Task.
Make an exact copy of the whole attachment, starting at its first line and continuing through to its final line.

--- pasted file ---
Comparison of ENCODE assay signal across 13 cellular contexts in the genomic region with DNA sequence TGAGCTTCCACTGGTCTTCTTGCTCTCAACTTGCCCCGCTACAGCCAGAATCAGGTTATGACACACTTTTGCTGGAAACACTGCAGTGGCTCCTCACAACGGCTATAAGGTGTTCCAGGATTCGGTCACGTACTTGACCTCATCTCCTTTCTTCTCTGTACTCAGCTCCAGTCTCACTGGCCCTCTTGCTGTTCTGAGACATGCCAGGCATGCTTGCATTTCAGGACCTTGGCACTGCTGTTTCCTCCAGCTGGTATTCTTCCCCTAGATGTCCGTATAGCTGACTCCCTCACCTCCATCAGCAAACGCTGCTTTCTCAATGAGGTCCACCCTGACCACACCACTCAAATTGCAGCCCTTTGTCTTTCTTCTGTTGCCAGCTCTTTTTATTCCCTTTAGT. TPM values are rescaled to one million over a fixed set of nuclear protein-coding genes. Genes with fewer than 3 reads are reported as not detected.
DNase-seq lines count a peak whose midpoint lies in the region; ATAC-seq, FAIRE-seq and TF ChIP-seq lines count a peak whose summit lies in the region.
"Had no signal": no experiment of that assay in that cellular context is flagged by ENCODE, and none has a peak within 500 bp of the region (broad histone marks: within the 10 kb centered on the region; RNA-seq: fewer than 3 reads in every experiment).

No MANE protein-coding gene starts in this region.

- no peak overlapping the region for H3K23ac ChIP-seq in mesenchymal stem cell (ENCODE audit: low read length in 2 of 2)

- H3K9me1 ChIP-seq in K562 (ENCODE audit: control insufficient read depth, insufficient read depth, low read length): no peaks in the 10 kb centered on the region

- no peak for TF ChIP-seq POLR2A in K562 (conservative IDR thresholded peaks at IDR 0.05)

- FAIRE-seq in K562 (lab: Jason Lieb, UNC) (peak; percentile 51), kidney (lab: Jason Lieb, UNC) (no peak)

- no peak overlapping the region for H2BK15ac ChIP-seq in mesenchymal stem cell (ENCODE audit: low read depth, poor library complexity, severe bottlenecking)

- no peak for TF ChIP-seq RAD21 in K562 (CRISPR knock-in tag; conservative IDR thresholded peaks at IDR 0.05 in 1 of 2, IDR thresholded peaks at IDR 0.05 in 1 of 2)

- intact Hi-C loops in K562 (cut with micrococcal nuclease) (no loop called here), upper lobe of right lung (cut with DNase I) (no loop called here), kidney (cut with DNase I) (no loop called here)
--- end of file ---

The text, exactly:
Comparison of ENCODE assay signal across 13 cellular contexts in the genomic region with DNA sequence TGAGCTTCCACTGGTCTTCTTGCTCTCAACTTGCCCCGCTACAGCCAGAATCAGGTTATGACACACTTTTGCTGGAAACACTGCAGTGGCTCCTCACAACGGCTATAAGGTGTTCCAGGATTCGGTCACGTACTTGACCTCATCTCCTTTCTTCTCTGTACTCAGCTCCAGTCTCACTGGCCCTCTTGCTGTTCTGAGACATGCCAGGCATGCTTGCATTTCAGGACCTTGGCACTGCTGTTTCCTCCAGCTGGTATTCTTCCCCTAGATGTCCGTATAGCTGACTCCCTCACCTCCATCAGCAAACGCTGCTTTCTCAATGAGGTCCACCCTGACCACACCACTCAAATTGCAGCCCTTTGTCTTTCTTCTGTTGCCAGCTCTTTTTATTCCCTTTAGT. TPM values are rescaled to one million over a fixed set of nuclear protein-coding genes. Genes with fewer than 3 reads are reported as not detected.
DNase-seq lines count a peak whose midpoint lies in the region; ATAC-seq, FAIRE-seq and TF ChIP-seq lines count a peak whose summit lies in the region.
"Had no signal": no experiment of that assay in that cellular context is flagged by ENCODE, and none has a peak within 500 bp of the region (broad histone marks: within the 10 kb centered on the region; RNA-seq: fewer than 3 reads in every experiment).

No MANE protein-coding gene starts in this region.

- no peak overlapping the region for H3K23ac ChIP-seq in mesenchymal stem cell (ENCODE audit: low read length in 2 of 2)

- H3K9me1 ChIP-seq in K562 (ENCODE audit: control insufficient read depth, insufficient read depth, low read length): no peaks in the 10 kb centered on the region

- no peak for TF ChIP-seq POLR2A in K562 (conservative IDR thresholded peaks at IDR 0.05)

- FAIRE-seq in K562 (lab: Jason Lieb, UNC) (peak; percentile 51), kidney (lab: Jason Lieb, UNC) (no peak)

- no peak overlapping the region for H2BK15ac ChIP-seq in mesenchymal stem cell (ENCODE audit: low read depth, poor library complexity, severe bottlenecking)

- no peak for TF ChIP-seq RAD21 in K562 (CRISPR knock-in tag; conservative IDR thresholded peaks at IDR 0.05 in 1 of 2, IDR thresholded peaks at IDR 0.05 in 1 of 2)

- intact Hi-C loops in K562 (cut with micrococcal nuclease) (no loop called here), upper lobe of right lung (cut with DNase I) (no loop called here), kidney (cut with DNase I) (no loop called here)